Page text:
I never used a bug key at sea - just the ubiquitous Marconi 365. After I got my amateur licence I started using a twin-paddle electronic key but found that upset my ability to send on the straight key. I now use both up/down keys and bug keys right handed and electronic keys left handed (I'm naturally right handed). I don't get on the air as much as I'd like these days but enjoy using a Vibroplex when I do.

All the best,

John/gwzm

PS I have a rubber bung stuck in the microphone socket on my amateur rig and don't know if I could find the microphone if I need it! CW4ever.

Tai Pan
19th May 2008, 15:46
bug keys are for nancies. marconi 365 keys were used by men.

Gareth Jones
19th May 2008, 16:08
bug keys are for nancies. marconi 365 keys were used by men.

Yeah ! and wrists like popeye !

hawkey01
19th May 2008, 17:08
John G - sorry but its OK on a handkey for awhile but try sending thousands of groups of code or figures then the bug/electronic is a must.

I liked the handkey but it was just not a practical option when working for hours on HF. My first key was a combination Japanese beast I think it was a Katsumi with a 12v supply or mains. It could be used as either a bug or fully auto. A fabulous key but it eat batteries at a rate. When we had the new station (GKA) there were no power points available so it had to go. I mourned its loss but life was quieter without the clack of the relays. Had various Japanese bugs and also used one of my colleagues Vibroplex on many occasions - the Rolls Royce of bugs. Then there was the German twin paddle auto key - I am sure you know the one but the name eludes me. Finally and I still have it an auto key produced by one of my colleagues which was excellent.
At GKA we had to take a test on either bug or auto key before we were allowed to use them on air and the working points were only fitted with PO handkeys. They were excellent. When the new station was built we had auto keys fitted to all points - they were of the Japenese queeze variety. Most of us had our own personnel keys, so there was a wide range of products on view. Latterly the German key was the most popular. On of my colleagues from GLD did have a hacksaw blade key (similar to a knife I suppose) and he was just an ace with it.

Hawkey01

Shipbuilder
19th May 2008, 19:22
The chief on WINDSOR CASTLE often used to refer to my bug key as "your crutch," although in a joking manner. I also remember the day dawning when decimal coinage came in. By that time I was 2nd, & was all ready with my calculator. How easy the accounts suddenly became. "Another crutch, Wilson," he declared. I then challenged him to a race with the accounts "without crutches." He thought this a huge joke as in all the five years we sailed together he never made a mistake in the accounts (it was always me) & he was lightning fast. In our appropriate halves of the radio office (Me in W/T, him in R/T) at about 0730, the test began - I placed my calculator before him & then said to him "now take off your glasses." "I can't see properly without them," he said. "No crutches," I answered & that was the end of the contest. My bug key & calculator were never again criticised!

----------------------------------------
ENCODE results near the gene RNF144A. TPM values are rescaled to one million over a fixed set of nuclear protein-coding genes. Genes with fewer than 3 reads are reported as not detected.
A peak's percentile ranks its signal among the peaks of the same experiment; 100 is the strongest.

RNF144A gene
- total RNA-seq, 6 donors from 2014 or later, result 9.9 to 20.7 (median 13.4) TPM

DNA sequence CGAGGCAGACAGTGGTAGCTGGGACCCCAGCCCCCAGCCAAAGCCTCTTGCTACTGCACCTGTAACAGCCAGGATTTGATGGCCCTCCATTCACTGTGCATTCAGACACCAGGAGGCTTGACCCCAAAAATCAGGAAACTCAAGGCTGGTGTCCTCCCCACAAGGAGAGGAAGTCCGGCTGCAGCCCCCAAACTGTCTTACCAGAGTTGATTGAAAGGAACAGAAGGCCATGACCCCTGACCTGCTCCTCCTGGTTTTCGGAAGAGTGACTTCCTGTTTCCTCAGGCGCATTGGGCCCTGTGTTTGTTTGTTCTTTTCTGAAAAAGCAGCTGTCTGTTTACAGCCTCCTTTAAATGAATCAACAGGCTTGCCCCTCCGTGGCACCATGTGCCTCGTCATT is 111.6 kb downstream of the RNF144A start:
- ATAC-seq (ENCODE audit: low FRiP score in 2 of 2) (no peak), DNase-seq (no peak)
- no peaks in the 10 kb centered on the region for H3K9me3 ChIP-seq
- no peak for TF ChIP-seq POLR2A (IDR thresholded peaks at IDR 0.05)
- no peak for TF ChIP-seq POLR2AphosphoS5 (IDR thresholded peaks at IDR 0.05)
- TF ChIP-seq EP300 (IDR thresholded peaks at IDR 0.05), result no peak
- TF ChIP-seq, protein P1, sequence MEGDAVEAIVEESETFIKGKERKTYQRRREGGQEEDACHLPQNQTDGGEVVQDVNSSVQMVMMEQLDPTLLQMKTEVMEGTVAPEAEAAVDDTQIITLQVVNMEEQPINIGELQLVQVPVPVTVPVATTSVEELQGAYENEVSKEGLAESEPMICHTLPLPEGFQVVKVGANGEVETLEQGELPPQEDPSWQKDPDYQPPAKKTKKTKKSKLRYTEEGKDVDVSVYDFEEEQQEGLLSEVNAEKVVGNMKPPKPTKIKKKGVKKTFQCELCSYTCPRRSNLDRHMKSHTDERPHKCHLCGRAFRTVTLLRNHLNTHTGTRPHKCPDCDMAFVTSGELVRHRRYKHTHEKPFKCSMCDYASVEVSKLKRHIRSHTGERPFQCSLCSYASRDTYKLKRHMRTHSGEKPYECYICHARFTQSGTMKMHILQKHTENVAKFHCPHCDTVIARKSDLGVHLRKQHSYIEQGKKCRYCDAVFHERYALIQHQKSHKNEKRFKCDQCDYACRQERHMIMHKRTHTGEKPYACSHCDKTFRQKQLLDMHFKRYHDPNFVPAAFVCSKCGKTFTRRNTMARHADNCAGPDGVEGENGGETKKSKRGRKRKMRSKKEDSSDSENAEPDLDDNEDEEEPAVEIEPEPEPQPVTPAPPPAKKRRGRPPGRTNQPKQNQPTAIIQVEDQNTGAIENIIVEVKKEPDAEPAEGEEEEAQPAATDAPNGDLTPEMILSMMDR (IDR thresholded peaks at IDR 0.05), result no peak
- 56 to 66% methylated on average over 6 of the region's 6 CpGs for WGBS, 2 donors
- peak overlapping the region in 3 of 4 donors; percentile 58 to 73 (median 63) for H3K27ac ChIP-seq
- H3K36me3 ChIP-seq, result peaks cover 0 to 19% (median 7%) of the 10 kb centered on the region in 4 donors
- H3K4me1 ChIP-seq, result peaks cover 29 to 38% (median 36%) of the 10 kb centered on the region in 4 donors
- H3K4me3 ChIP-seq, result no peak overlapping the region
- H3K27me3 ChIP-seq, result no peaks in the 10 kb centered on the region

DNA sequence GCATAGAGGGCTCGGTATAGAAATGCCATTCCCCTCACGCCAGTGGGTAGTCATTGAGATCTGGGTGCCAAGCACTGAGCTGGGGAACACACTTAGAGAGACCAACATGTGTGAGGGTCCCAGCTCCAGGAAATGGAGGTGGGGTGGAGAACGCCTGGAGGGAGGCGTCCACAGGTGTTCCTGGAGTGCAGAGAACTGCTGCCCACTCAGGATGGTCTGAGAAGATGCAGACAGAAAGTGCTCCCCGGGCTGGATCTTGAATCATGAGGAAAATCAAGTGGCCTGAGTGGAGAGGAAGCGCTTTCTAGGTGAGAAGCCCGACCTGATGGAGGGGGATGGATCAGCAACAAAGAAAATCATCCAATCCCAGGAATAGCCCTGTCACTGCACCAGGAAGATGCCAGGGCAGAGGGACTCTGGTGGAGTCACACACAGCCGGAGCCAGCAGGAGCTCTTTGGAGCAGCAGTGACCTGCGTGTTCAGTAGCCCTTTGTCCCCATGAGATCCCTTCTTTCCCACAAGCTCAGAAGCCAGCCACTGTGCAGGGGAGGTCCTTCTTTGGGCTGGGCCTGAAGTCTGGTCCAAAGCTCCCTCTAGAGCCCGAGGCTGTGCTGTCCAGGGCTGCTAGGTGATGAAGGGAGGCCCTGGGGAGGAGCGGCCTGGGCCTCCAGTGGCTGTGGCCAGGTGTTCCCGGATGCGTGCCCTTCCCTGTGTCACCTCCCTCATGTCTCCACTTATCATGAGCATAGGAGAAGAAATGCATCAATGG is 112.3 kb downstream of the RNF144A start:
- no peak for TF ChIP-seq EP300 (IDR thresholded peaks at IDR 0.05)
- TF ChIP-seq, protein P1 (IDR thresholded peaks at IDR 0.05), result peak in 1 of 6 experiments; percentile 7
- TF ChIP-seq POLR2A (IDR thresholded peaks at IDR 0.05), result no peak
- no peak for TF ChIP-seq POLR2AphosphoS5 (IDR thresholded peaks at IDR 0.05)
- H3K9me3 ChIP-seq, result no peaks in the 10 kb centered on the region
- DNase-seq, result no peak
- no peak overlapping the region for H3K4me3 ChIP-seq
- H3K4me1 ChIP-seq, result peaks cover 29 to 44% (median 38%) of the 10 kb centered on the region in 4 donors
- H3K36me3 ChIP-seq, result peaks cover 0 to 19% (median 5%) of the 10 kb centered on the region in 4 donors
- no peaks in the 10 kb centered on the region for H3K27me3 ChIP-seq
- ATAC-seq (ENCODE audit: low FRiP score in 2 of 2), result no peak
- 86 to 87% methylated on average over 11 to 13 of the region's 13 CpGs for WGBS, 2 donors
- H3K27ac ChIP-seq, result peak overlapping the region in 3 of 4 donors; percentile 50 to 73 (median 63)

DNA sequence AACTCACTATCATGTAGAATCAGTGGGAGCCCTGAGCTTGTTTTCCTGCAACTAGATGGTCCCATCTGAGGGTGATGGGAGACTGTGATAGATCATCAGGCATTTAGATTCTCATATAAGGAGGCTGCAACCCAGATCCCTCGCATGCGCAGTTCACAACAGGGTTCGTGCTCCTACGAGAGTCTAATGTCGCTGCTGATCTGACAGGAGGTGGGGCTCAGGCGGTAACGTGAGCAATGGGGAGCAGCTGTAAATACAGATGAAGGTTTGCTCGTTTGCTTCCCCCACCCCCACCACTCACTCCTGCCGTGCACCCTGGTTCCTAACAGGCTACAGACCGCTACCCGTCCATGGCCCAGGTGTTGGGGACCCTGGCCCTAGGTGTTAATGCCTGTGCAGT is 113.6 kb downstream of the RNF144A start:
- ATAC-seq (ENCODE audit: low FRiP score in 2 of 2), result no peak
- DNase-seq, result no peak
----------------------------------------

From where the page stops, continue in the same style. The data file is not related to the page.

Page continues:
Bob

RO Vintage
19th May 2008, 20:59
Hello

I Picked Up My Bug Key In "Kobe" But Spent About 2 Months Before I Plucked
Up Courage To Fire It Up. My First QSO Was Bombay VI,,,,,,, Call Sign Fading
Into The Years. Got No Qsd So Called GKB With MSg, Asked Him Any QSD
But He came Back With OK.
Anyway We All Know That GKB Used A Bug Key With A Good Sidetone, No
Secrets Anymore.

Ro Vintage George (Ex Mimco 22271)

Keckers
20th May 2008, 06:28
I think my "electronic bug key" was a Katsumi or somesuch. Could be set for full auto or semi-auto (always used full auto) and was in a kinda brown painted metal box. Fabulous to use. Didn't look anything like those horrible Marconi ones.

Ron Stringer
20th May 2008, 06:48
Does anyone know what type of key was used on Russian stations? They always seemed to go at a hell of a lick.

john strange
20th May 2008, 07:30
Whilst putting my last entry in, I was reminded of bug keys. I know they were often frowned on by surveyors for some unknown reason. I was Ok on a hand-key from 1961 until about 1966. By that time, I was 4th in RMS WINDSOR CASTLE. The enormous amount of radio traffic became a real strain & I never did like those dreadful Marconi keys with the ball-races, thick barrells & ridiculous "handles." Most R/0's would drool over them with strange statements such as "perfectly balanced!" How could they be balanced with a spring in the end? How I longed for the old Siemens simple key with a decent handle & no frills. My morse detriorated rapidly aboard WINDSOR CASTLE with Portishead often coming up with statements such as "You are slurring your dots, get the chief." That only made me worse. Chief wouldn't let me get a bug key "Too much to go wrong in it." When I asked why we didn't go back to spark transmitters if we were so concerned about complicated gear, I was told to "sit down & shut up!" Eventually, he had a trip off & the 2nd went up to chief for a voyage (I was still 4th). Our new chief (ex 2nd) was as fed up with it as I was & on arrival Cape Town, sent me ashore to Hamrad to get a Japense bug key. I was using it within days & ever after, sending morse became a pleasure. When permanent chief came back, he caught me on the bug the first night out. He stood behind me for a while puffing at his pipe & said , "that's a great improvement, Wilson, don't know why you didn't get one earlier!"
Biggest hiccup was when 3rd R/O dropped it & bust paddle off it last night of voyage. We had delayed arrival & awkward passenger wanted to sent telegram as we steamed up to the berth. Fortunately, 2nd took pity on me & sent it for me!

Following repair with araldite, I continued to use it until 1977 when I upgraded to a Vibroplex that I still have.

Sorry to be so long-winded - any other bug key fans about.

PS
I always had to hid it in Cape Town when Mr. Fairlie (surveyor) came aboard.

Bob

G'day Bob shipbuilder. If you were R/O on the Windsor 1961/66 you may remember me as assistant officres steward and officers steward in charge Bob Rae. Bill Forde was frig engineer, Murphy senior second engineer and Abercrombie chief engineer. Bob Kerr was first officer and went on to be master some years later. Oakley was skipper for some of that time. Your posting brought back some memories of great times.

Tai Pan
20th May 2008, 09:44